If you haven't heard of the Robert Rauschenberg Foundation, a New York City foundation that operates according to the idea that "art can change the world," it may because the organization has operated mostly under the radar since its founding in 1990. That's about to change. Artist Robert Rauschenberg passed away in 2008, and now his assets—including art and real estate—are being transferred to the foundation, which plans to grow to a $350 million endowment (it's currently at $18 million).
In August, the foundation hired Risë Wilson, the founder of The Laundromat Project, as its first director of philanthropy. She's already thinking about how to shake up traditional philanthropic models.
Wilson's Laundromat Project, a nonprofit that brings artists and art to local laundromats in communities of color, was a natural stepping stone for the foundation. "The path of starting a nonprofit connected me to the world of philanthropy," she says. "I was preoccupied on how to deploy resources that are useful."
She compares private philanthropy to investing, where there are blue chip stocks that are "safe" along with small caps that are riskier. In the philanthropic world, there are large organizations that are a sure bet, and so they are heavily supported. But just because they're safe doesn't mean they're doing the best work. Wilson believes those "small cap" organizations need a closer look. "One of the opportunities for philanthropy—there's this huge DIY culture, entrepreneurial style organizations, artist-led organizations—and there have to be new ways of supporting new models of operating," she says. "It might not look like a grant, maybe it looks like a loan."
To that end, the Rauschenberg Foundation eschews the Overhead Myth, which evaluates a nonprofit's effectiveness by how much they spend on overhead costs like rent and salaries—the lower the overhead, the better. Instead, the foundation gives an unrestricted amount of operating capital to small- and medium-sized art institutions throughout the country.
Wilson is also investigating ways to use the foundation's other assets, like real estate. "How do we make a New York-based site available and meaningful for a North Dakota grantee? How might a grantee in L.A. leverage having a New York audience. What are some of the challenges around that?" she asks.
In the immediate future, Wilson is focusing on the foundation's upcoming Marfa Dialogues/NY—a series of events in October and November that will bring together art, climate change science, and environmental activism. A sample event, from the Marfa Dialogues website:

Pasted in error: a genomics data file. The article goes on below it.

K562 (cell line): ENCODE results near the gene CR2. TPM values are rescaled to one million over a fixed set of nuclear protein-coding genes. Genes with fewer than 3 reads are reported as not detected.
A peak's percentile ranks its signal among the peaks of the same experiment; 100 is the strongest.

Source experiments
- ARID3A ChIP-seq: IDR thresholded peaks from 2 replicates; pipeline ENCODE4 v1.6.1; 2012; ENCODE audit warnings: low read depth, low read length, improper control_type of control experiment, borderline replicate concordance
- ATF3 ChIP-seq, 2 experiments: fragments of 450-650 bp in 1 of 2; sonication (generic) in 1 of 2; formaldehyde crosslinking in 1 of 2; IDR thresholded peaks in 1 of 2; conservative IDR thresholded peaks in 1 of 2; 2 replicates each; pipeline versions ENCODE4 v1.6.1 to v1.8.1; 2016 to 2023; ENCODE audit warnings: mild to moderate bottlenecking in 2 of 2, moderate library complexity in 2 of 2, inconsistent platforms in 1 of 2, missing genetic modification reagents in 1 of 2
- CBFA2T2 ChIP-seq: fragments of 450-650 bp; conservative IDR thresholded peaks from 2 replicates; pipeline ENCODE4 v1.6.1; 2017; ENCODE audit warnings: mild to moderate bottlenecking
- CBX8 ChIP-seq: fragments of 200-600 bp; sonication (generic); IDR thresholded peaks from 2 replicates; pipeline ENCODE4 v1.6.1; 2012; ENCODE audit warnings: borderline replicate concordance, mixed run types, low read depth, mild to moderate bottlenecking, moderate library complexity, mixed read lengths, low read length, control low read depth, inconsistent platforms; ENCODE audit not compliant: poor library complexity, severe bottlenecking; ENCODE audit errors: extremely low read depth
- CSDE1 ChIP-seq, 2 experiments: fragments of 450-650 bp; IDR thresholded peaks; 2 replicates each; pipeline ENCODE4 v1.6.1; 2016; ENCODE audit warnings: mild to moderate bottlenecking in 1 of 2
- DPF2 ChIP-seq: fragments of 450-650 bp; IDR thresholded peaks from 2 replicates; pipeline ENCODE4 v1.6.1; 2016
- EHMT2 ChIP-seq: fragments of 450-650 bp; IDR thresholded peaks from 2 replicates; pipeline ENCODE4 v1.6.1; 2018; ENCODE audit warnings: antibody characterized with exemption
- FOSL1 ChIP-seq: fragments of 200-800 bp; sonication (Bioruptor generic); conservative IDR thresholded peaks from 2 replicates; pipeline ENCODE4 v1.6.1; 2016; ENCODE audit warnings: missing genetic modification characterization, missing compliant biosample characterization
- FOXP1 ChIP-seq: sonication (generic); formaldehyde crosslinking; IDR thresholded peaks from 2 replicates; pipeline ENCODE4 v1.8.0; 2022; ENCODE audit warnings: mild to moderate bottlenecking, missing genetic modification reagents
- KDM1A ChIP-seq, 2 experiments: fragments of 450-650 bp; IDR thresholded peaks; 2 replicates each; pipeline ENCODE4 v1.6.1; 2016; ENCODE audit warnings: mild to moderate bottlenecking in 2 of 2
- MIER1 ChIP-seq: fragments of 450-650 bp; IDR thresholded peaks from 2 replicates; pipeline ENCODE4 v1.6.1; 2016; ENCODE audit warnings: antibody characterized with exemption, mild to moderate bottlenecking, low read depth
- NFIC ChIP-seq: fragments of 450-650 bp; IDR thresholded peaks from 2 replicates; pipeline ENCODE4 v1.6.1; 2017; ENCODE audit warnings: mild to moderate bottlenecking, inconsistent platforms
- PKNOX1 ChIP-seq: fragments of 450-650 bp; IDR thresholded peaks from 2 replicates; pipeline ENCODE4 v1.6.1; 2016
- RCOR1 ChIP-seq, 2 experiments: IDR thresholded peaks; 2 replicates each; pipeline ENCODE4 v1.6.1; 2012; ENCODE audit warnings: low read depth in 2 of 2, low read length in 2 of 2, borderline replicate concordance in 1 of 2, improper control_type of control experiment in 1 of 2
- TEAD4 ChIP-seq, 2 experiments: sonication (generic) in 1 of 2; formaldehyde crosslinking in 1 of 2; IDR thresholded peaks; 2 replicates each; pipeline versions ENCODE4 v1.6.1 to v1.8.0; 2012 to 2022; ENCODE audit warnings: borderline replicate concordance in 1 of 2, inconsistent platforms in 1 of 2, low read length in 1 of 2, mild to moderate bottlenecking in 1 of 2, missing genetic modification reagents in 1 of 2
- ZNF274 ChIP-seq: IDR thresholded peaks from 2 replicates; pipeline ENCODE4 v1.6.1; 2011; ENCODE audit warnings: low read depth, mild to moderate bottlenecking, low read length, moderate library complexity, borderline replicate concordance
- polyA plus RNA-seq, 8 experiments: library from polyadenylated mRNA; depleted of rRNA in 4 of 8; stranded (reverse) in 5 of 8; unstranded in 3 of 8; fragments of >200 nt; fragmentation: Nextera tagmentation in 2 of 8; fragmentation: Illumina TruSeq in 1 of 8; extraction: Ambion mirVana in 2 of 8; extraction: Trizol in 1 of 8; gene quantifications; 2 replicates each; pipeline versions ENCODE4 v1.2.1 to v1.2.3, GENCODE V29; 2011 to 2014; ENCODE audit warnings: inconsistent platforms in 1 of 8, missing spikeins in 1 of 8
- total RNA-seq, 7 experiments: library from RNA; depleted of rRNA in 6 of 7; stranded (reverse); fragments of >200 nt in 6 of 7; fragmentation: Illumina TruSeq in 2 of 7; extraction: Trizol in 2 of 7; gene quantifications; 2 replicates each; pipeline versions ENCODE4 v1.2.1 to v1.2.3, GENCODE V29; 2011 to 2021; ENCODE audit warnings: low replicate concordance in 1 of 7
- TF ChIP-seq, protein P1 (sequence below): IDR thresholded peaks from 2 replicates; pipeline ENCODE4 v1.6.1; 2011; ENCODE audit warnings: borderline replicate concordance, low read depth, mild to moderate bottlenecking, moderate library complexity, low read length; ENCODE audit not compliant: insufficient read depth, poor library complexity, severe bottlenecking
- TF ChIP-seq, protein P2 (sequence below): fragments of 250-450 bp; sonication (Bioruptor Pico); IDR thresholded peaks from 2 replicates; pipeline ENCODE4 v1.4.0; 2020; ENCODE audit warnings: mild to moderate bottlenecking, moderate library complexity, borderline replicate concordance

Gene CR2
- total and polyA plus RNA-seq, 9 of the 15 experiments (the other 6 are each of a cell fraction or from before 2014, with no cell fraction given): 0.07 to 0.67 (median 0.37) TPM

Gallery Aferro presents GhostFood, a participatory performance by Miriam Simun and Miriam Songster that explores eating in a future of food scarcity and biodiversity loss brought on by climate change. GhostFood is a food truck that serves, via wearable device, simulated taste experiences of foods threatened with extinction due to the effects of climate change. Scents of threatened foods will be paired with climate change-resilient food stuffs, and exchanged for ideas with the public.
Wilson is also working on the next steps for the foundation's Artist as Activist program (last year's artist was Shepherd Fairey, who sold prints to raise money for the Coalition for the Homeless). The foundation has for months been talking to Iranian artist Shirin Neshat, who has been doing work in Egypt, about the possibility of her becoming the next Artist as Activist.
The Rauschenberg Foundation currently has between 60 and 80 grantees—a number that probably won't expand. But, says Wilson, "We hope that we have a more open call so that it's not just curated opportunities for support but that we're able to do requests for proposals, to bring more voices into the selection process."
"It's wide open what is available for this foundation to do. It's exciting, but also a challenge," she says. "This foundation is built on a legacy of a person with many different interests. Even as we steward his legacy, that can go in many different directions."